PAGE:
Days before Wisconsin GOP Gov. Scott Walker’s June 2012 recall election, two TV ads ran on stations statewide. Paid for by a group called the Coalition for American Values (CAV), the ads attacked the very notion of holding a recall election (even though it’s in the state constitution) and featured supposed Wisconsin citizens speaking out against the recall. “I didn’t vote for Scott Walker, but I’m definitely against the recall,” one man says. In another ad, the narrator says, “Recall isn’t the Wisconsin way…End the recall madness. Vote for Scott Walker June 5th.”
CAV put $400,000 behind those ads, which stoked a sense of unease about the recall among Wisconsin voters. Walker coasted to a seven-point victory. Exit polls strongly suggested that CAV’s ads played a part in the governor’s win. Yet the mystery surrounding the Coalition for American Values persisted. The group never disclosed how much it spent, how much it raised, or who funded it.
Until now. As first reported by the left-leaning Center for Media and Democracy, new tax filings reveal that the main source of CAV’s funding was the Center to Protect Patient Rights, an Arizona nonprofit that gave CAV $510,000 in 2012. CPPR is a linchpin in a network of nonprofit groups Charles and David Koch, the billionaire industrialists, use to shuffle money around the country while keeping donors anonymous. California’s Fair Political Practices Commission identified the group as “the key nonprofit in the Koch Brothers’ dark money network of nonprofit corporations,” and hit the group and a related nonprofit with a $1 million fine for failing to disclose donations made during the 2012 election season. All told, CPPR doled out $156 million in dark money in 2011 and 2012, a sizable chunk of the $407 million moved by the Kochs’ network of nonprofit groups.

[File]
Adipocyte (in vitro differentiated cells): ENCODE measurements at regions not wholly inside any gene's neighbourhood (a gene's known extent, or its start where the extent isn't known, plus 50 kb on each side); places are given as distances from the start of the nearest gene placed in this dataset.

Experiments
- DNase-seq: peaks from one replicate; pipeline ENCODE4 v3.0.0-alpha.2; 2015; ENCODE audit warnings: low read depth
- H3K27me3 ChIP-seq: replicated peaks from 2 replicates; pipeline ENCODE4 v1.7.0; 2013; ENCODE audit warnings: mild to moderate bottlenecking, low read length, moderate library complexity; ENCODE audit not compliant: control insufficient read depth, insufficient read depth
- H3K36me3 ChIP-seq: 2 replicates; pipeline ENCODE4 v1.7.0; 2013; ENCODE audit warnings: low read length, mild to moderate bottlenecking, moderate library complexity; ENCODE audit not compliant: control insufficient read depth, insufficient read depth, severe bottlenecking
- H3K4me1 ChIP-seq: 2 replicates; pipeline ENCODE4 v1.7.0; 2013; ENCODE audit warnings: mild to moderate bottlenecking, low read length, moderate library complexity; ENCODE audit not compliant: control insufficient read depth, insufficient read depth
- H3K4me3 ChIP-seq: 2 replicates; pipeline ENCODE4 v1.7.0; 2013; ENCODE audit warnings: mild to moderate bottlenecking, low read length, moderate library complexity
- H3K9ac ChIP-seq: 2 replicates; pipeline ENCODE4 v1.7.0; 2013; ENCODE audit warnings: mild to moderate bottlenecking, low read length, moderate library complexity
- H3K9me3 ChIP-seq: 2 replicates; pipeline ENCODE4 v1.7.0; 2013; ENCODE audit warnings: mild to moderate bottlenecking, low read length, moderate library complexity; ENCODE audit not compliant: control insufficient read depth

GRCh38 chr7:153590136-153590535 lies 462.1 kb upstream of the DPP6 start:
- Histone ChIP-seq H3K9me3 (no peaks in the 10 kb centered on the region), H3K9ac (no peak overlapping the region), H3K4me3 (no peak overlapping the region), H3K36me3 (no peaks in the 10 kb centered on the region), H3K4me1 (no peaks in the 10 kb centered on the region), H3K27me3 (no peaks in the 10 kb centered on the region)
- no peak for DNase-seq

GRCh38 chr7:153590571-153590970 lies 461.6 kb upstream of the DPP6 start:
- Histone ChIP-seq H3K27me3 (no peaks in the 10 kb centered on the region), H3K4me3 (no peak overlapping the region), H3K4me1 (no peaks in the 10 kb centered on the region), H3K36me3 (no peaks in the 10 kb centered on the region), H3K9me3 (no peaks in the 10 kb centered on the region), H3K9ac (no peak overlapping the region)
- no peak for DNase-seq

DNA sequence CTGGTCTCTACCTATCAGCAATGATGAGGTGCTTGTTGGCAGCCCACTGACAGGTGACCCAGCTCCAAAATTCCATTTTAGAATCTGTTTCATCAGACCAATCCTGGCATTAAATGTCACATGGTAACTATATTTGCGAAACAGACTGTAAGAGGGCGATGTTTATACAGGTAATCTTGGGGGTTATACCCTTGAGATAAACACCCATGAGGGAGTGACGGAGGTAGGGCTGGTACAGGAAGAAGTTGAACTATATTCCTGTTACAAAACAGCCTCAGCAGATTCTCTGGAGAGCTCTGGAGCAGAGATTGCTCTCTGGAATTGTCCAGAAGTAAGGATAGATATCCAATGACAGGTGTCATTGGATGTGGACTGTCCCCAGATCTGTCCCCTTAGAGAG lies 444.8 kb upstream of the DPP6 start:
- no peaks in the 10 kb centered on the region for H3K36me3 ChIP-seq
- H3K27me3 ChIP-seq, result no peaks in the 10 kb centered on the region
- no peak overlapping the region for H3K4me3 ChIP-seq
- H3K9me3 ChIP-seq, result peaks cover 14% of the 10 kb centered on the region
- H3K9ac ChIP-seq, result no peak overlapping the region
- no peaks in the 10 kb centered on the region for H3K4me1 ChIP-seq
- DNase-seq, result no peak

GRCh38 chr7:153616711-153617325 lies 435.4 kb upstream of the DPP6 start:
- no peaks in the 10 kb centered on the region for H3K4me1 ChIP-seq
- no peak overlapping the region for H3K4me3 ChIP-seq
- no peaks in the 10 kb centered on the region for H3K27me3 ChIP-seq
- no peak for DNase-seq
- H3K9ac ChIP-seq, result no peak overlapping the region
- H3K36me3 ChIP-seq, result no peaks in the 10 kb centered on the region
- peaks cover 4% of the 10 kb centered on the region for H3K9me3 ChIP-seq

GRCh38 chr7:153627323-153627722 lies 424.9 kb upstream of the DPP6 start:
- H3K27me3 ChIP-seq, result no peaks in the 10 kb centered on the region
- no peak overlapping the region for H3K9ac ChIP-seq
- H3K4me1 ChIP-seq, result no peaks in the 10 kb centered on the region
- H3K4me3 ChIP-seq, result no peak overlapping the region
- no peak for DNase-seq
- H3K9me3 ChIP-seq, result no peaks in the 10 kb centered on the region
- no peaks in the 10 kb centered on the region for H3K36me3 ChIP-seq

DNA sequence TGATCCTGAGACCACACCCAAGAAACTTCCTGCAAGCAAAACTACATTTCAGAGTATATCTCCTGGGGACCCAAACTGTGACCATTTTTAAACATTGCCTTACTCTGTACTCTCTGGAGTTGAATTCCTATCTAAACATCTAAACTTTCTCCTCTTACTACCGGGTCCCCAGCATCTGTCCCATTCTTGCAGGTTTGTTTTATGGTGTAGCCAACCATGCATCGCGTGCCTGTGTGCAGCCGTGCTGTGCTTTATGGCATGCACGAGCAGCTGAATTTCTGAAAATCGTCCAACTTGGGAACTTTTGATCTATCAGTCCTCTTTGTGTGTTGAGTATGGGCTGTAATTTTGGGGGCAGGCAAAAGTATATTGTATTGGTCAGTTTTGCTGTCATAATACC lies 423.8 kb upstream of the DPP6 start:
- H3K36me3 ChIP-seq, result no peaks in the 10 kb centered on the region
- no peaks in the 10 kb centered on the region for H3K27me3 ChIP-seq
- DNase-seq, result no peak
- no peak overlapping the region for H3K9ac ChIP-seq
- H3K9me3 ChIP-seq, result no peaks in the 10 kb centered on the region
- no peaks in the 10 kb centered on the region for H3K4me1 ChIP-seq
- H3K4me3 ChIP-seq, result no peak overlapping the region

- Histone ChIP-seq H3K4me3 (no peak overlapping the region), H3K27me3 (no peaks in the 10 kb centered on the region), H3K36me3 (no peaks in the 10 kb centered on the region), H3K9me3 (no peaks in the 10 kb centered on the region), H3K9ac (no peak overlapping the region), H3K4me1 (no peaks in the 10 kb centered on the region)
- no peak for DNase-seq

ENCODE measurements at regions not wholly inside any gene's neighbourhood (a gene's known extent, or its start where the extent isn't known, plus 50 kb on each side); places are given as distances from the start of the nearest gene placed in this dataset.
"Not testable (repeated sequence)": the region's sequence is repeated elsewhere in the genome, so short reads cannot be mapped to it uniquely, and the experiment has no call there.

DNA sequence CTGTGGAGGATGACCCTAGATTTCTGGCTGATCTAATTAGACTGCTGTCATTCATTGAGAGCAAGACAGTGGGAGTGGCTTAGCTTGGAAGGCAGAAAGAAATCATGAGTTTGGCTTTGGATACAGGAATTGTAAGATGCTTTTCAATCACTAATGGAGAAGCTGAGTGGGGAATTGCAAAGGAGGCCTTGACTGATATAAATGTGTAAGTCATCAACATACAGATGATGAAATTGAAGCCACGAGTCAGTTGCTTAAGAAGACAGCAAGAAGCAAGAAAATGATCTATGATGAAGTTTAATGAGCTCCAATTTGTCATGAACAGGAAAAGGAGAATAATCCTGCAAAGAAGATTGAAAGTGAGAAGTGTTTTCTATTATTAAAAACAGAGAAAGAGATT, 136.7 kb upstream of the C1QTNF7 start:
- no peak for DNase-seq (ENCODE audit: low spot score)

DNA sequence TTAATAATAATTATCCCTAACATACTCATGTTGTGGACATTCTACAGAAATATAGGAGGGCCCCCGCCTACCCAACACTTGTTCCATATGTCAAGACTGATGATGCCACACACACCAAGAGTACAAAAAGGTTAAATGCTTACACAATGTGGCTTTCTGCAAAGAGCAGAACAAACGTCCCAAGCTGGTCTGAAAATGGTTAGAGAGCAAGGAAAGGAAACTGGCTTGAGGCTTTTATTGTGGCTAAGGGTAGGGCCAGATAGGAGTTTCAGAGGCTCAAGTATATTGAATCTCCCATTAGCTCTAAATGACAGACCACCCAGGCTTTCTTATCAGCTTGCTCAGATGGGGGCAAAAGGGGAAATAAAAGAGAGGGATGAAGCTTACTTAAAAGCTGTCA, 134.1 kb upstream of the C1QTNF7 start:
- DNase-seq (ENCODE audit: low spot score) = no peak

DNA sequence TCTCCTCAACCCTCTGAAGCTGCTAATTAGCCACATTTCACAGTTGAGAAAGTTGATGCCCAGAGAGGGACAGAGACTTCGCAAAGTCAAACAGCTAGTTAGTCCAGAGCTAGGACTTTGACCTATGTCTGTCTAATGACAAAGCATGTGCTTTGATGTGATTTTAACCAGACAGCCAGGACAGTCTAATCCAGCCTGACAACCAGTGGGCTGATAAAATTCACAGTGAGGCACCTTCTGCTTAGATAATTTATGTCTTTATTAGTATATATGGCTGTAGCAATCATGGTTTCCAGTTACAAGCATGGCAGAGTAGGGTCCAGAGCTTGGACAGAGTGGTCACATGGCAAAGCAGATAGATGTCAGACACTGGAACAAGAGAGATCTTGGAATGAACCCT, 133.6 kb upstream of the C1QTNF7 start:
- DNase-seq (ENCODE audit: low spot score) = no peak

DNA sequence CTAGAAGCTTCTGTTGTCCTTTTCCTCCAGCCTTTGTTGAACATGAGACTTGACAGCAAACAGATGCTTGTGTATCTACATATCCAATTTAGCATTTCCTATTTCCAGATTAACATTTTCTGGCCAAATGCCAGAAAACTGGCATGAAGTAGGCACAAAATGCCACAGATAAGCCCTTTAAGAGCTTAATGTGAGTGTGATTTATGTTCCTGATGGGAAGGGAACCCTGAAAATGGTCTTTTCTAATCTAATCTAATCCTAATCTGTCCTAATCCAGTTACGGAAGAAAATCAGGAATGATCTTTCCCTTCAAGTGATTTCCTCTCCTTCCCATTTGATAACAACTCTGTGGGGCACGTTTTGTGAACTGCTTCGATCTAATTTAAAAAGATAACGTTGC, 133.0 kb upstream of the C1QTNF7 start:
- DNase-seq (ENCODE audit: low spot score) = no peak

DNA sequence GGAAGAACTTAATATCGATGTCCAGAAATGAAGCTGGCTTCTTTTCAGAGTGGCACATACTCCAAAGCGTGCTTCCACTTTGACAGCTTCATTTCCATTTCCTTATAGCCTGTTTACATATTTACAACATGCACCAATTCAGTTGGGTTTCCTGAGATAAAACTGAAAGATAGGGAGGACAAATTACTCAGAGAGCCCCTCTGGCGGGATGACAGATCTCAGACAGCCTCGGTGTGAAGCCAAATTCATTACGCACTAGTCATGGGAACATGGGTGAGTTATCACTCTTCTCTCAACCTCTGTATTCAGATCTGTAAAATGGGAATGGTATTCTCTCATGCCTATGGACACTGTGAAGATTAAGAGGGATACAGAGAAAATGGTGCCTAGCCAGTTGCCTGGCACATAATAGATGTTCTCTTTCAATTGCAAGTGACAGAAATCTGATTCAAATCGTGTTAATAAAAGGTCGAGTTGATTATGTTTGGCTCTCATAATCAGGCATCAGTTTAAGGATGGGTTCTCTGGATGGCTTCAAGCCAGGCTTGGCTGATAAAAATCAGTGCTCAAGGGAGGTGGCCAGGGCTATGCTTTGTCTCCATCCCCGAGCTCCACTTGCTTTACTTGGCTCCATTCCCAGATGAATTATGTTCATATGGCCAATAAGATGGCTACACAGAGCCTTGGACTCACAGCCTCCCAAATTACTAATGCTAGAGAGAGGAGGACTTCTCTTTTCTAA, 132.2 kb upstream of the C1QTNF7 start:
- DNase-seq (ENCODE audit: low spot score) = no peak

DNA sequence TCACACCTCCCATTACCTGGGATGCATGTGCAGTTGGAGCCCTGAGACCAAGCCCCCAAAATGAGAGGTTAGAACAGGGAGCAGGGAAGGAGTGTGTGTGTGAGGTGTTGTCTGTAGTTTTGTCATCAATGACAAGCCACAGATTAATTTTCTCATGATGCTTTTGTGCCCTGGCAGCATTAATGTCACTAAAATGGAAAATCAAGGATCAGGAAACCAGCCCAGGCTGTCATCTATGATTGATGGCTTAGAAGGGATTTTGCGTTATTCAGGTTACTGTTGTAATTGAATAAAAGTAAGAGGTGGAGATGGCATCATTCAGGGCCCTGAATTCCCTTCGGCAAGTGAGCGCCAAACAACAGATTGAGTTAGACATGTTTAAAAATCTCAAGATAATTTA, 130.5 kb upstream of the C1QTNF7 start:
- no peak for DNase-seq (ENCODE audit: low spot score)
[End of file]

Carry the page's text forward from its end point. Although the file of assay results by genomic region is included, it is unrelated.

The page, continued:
Run by a onetime Koch operative named Sean Noble, CPPR is expected to play less of a role in the Koch network going forward. The California investigation—which revealed the identities of hundreds of previously secret donors and private marketing material used by Republican operatives—brought unwanted scrutiny to the Kochs and their conservative and libertarian allies. An October 2012 Huffington Post story reported that Noble, the former “the wizard behind the screen” for the Kochs, had fallen out of favor. “Noble has had his wings clipped,” one Republican operative told HuffPost.
The Center for Media and Democracy says it has filed a formal complaint with Wisconsin’s Government Accountability Board alleging that the Coalition for American Values violated state campaign finance laws by not disclosing its CPPR funding. A message left at the phone number listed on CAV’s website was not returned.